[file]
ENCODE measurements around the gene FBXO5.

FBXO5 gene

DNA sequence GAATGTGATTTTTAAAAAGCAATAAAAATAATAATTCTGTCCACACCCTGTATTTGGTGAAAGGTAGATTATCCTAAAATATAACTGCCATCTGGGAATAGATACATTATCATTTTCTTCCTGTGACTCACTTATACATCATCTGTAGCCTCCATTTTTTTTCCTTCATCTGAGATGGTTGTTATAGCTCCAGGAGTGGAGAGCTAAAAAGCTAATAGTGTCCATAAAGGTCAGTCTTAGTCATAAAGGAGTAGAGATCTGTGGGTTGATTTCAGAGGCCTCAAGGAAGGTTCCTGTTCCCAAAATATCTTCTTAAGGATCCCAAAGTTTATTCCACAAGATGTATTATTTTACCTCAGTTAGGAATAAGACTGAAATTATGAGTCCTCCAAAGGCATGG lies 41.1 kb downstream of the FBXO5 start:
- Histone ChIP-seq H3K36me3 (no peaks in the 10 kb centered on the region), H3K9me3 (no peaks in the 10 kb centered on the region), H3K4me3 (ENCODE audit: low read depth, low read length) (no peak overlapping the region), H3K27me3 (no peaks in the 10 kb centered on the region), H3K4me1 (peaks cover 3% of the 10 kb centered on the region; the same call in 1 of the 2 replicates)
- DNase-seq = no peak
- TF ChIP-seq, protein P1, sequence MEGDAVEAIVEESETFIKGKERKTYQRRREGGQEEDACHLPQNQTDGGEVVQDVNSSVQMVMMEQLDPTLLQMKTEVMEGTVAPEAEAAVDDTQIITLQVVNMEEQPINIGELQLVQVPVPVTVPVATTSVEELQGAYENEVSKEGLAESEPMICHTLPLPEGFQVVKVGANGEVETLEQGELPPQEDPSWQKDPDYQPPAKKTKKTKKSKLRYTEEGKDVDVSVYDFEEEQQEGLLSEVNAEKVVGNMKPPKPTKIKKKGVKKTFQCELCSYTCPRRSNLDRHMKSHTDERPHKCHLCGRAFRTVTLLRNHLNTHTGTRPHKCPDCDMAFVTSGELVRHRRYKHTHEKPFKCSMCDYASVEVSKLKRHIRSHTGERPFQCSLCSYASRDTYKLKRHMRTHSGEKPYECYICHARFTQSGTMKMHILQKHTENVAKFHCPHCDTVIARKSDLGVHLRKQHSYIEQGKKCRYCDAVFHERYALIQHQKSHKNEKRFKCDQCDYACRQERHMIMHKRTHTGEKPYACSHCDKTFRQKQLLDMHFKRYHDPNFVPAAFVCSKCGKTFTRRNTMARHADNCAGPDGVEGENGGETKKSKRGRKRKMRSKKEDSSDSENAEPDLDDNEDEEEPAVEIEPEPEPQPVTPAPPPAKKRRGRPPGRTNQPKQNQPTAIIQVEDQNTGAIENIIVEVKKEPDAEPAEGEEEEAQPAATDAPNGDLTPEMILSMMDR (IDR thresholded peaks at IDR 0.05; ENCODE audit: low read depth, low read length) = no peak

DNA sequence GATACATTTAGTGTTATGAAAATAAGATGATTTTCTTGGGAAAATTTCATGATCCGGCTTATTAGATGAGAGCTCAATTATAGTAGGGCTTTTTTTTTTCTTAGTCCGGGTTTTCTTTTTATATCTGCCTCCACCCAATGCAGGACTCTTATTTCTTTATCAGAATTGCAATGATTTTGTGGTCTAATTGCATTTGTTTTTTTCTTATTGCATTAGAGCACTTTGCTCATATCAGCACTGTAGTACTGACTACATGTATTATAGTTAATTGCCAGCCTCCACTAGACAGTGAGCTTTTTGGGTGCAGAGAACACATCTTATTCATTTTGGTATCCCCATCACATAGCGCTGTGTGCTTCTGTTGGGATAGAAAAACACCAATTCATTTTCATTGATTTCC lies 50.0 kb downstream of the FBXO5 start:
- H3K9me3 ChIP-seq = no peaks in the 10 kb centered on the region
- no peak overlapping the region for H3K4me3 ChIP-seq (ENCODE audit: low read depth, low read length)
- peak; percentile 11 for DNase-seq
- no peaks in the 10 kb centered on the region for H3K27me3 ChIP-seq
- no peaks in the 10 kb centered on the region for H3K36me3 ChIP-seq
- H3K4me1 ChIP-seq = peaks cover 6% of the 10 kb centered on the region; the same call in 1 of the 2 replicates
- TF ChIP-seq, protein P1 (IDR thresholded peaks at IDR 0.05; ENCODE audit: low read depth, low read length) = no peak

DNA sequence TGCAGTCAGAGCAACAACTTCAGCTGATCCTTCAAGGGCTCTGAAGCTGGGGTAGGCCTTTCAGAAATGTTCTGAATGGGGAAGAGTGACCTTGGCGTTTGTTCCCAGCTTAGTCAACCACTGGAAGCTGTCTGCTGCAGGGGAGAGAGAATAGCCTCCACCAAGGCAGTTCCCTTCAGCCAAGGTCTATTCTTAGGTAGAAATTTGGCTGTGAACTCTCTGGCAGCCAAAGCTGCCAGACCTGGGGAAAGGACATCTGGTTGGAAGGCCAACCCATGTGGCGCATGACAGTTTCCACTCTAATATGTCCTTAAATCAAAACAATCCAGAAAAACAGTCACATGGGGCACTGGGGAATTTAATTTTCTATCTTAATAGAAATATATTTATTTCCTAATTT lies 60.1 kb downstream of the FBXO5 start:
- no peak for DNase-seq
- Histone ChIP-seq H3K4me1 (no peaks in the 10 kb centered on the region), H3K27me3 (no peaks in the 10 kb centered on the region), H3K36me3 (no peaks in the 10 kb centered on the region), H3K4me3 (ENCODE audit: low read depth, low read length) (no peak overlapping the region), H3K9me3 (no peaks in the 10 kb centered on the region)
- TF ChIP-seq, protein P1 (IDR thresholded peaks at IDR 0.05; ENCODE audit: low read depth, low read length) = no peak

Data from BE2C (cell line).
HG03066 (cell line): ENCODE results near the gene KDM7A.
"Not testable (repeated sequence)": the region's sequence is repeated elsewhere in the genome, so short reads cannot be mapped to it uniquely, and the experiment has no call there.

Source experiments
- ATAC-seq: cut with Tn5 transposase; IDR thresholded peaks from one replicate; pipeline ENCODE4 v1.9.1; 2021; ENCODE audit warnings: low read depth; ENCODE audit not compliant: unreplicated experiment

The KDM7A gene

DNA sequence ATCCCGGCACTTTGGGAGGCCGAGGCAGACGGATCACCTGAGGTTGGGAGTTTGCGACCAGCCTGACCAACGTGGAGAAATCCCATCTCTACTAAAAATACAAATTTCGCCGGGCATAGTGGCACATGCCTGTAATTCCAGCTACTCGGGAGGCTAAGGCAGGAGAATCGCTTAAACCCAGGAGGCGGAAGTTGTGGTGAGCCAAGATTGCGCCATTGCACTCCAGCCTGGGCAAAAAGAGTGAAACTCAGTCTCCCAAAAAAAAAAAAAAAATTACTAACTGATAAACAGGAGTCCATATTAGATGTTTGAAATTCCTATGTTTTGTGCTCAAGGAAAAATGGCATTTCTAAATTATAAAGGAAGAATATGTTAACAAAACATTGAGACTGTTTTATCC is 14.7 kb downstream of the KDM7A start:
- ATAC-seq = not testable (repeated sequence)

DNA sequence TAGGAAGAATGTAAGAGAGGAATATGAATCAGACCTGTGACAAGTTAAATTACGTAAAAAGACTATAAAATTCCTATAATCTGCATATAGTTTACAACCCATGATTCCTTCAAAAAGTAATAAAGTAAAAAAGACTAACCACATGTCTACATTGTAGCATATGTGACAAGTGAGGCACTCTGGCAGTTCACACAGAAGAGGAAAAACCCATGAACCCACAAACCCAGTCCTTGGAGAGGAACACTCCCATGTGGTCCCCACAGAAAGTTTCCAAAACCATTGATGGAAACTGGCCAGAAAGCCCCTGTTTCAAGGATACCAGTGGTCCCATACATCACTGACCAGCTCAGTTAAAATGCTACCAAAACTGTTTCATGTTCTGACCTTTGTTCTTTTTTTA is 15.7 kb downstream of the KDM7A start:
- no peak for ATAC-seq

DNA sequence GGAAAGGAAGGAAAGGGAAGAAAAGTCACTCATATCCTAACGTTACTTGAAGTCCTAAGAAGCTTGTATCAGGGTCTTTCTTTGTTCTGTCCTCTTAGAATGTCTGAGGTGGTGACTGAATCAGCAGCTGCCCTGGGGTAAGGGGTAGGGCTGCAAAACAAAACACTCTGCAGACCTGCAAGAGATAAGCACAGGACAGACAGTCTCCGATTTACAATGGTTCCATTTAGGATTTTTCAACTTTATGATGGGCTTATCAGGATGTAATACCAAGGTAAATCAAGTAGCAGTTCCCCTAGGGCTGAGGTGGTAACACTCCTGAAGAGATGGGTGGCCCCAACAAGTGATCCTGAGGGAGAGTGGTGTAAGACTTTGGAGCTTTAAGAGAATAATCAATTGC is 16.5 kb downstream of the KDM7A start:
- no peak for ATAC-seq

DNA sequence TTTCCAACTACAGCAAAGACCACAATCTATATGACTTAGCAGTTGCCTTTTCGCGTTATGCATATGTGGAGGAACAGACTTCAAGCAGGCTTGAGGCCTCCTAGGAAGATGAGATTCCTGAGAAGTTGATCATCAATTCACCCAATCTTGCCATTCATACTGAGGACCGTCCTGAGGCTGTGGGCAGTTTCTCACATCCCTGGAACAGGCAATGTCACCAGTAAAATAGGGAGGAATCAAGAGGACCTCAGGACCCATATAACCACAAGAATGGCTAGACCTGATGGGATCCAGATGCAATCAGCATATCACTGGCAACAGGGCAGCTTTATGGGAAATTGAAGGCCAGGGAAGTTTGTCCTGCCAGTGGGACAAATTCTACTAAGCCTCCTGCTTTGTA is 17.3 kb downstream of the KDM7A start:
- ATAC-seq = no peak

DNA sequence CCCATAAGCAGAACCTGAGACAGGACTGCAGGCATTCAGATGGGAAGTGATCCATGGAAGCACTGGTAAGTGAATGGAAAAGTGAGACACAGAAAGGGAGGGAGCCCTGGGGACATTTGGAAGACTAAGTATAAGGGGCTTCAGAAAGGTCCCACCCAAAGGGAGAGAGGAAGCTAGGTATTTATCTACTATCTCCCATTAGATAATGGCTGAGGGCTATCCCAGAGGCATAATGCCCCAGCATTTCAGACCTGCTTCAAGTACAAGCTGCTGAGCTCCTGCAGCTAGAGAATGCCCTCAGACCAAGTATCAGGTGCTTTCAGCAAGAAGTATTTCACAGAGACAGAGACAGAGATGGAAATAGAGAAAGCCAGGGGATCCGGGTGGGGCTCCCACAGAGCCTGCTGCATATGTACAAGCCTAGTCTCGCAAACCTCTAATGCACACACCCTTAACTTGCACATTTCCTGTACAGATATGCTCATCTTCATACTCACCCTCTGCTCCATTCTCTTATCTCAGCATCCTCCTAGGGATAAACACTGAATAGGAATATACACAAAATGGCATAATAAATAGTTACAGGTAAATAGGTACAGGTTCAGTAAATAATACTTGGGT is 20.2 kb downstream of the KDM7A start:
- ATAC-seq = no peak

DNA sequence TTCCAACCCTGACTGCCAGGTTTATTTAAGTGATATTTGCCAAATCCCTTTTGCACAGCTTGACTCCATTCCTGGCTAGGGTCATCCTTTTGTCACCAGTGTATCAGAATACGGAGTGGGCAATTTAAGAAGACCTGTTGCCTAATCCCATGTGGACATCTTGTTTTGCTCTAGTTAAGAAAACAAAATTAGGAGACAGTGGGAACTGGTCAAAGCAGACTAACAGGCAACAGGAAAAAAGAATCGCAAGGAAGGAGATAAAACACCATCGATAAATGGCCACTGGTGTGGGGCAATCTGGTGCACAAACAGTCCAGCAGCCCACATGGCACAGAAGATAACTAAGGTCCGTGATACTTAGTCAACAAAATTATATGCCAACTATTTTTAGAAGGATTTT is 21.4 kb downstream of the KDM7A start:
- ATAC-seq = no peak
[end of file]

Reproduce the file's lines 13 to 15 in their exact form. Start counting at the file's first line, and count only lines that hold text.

- H3K4me1 ChIP-seq = peaks cover 6% of the 10 kb centered on the region; the same call in 1 of the 2 replicates
- TF ChIP-seq, protein P1 (IDR thresholded peaks at IDR 0.05; ENCODE audit: low read depth, low read length) = no peak

DNA sequence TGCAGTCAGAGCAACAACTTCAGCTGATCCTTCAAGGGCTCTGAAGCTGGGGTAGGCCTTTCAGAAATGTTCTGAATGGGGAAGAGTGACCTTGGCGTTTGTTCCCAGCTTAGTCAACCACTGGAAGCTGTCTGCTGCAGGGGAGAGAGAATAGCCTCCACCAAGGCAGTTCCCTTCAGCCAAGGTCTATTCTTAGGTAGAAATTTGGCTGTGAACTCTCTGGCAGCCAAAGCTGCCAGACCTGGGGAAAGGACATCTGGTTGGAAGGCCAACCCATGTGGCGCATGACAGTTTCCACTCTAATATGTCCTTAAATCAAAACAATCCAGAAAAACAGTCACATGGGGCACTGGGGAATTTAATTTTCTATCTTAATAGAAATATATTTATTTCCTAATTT lies 60.1 kb downstream of the FBXO5 start: